Convent of Arrábida
The Convent of Santa Maria da Arrábida was the seed for numerous Capuchos communities in the 16th century. It was the home of the first four Arrábida friars (Martinho de Santa Maria, Diogo de Lisboa, Francisco Pedraita and São Pedro de Alcântara) who lived for two years in an isolated community in the hillside of the Arrábida Mountains in dormitories carved into the rocks. Later, land was provided by the first Duke of Aveiro, D. João de Lencastre to Friar Martinho de Santa Maria, who founded the building known today as the New Convent in 1542. Together with São Pedro de Alcântara, Friar Martinho established the Province of Santa Maria da Arrábida and wrote Estatutos da Província de Santa Maria da Arrábida (in English: Statutes of the Province of Santa Maria da Arrábida) which provides rules for the foundation of new convents of the Strict Observance throughout Portugal. Beyond articulating the conduct of daily life within the convents, the rules also describe the required spaces of the building accompanied by maximum dimensions to maintain consistent austerity across the order.
The convent and chapels throughout the mountains suffered looting and damage as a result of their abandonment following the extinction of the religious orders in 1834. Reparation works began in the 1940s and 1950s by Casa de Palmela who had acquired the property much earlier in 1863. In 1990 the convent and property were sold to Fundação Oriente to restore and maintain its 16th century cultural values.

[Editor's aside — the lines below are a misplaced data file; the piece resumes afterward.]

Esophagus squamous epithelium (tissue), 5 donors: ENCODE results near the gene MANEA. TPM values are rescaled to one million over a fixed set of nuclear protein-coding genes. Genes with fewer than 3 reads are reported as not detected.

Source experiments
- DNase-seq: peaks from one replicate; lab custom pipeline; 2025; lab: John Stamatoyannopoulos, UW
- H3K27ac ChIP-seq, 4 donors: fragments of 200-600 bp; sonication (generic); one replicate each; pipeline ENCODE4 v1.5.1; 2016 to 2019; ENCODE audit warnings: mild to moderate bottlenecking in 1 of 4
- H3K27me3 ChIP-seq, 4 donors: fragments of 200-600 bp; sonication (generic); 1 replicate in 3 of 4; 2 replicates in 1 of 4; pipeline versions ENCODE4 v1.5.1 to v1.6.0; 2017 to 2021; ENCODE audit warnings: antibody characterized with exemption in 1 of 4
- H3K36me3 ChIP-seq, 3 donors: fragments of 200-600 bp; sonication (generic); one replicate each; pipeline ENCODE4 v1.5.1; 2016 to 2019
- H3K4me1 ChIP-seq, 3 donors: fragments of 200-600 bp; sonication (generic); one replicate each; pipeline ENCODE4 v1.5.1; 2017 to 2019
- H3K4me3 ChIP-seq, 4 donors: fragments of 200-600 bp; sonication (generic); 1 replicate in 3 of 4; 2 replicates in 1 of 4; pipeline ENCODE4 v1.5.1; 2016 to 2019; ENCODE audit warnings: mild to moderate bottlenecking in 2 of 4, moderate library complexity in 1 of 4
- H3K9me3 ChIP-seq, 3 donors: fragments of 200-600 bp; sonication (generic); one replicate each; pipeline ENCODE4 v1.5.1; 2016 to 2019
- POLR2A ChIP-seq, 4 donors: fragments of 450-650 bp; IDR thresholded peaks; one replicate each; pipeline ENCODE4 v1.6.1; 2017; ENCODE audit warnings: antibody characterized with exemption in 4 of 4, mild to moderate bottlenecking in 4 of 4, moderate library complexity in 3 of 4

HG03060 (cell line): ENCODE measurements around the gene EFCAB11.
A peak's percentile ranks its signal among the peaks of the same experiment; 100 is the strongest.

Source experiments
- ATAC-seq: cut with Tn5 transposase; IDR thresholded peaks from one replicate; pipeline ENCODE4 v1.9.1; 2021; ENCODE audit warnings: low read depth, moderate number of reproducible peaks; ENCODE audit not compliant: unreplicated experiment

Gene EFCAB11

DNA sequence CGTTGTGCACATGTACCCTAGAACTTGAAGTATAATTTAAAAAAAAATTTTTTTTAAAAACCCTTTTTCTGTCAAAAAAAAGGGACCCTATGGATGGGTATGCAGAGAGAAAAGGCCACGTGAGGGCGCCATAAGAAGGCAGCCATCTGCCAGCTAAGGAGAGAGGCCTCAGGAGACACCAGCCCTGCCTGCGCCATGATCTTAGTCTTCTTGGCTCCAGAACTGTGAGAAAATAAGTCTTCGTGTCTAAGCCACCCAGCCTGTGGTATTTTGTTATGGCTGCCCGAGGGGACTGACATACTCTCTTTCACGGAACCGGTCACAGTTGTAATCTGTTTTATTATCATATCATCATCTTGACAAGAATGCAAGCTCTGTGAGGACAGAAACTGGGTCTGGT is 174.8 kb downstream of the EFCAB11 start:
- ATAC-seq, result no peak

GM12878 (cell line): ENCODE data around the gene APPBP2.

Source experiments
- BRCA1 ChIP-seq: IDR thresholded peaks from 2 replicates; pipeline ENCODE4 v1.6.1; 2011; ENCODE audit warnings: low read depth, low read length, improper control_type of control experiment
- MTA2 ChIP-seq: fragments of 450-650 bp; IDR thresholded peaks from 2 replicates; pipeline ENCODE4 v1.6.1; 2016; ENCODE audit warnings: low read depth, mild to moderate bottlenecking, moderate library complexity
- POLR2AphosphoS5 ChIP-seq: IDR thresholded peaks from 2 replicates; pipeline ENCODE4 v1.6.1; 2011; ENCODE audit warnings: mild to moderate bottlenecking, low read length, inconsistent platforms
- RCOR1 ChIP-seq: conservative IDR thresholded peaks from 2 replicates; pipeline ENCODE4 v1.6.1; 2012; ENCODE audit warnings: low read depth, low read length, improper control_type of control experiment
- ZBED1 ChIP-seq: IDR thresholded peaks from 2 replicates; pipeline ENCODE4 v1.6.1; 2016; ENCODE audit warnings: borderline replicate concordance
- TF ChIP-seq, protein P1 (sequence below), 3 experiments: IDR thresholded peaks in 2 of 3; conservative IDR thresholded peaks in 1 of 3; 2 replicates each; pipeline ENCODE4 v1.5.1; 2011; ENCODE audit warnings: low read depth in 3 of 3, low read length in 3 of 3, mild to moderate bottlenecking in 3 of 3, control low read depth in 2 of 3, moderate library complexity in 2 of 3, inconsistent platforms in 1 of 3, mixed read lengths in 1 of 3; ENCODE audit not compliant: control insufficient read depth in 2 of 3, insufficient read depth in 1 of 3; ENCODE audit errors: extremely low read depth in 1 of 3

Across 25 hectares, the convent today covers four principal areas: the Old Convent, located in the highest part of the mountain, the New Convent, located halfway up the slope, the garden spaces at the low point of the hill and the Sanctuary of Bom Jesus to the east. The Memória Shrine, which existed on the land prior to the convent was the destination of major pilgrimages throughout history, giving the land a deep spiritual history.
Contributing to the mission of Fundação Oriente, our research will explore ways to safeguard the tangible and intangible dimensions of Arribada’s cultural heritage with a specific focus on the relevance of Franciscan values in the present. By digitally reconstructing the spaces of the Old Convent high in the hillside, the public will have access to otherwise inaccessible spaces to better understand the asceticism of the earliest Capuchin from-of-life. Through digital storytelling, the intangible depth of the convent and Serra da Arrábida will be exposed through the rich history of myth, poetry, rule and ritual practices which constitute this sacred place.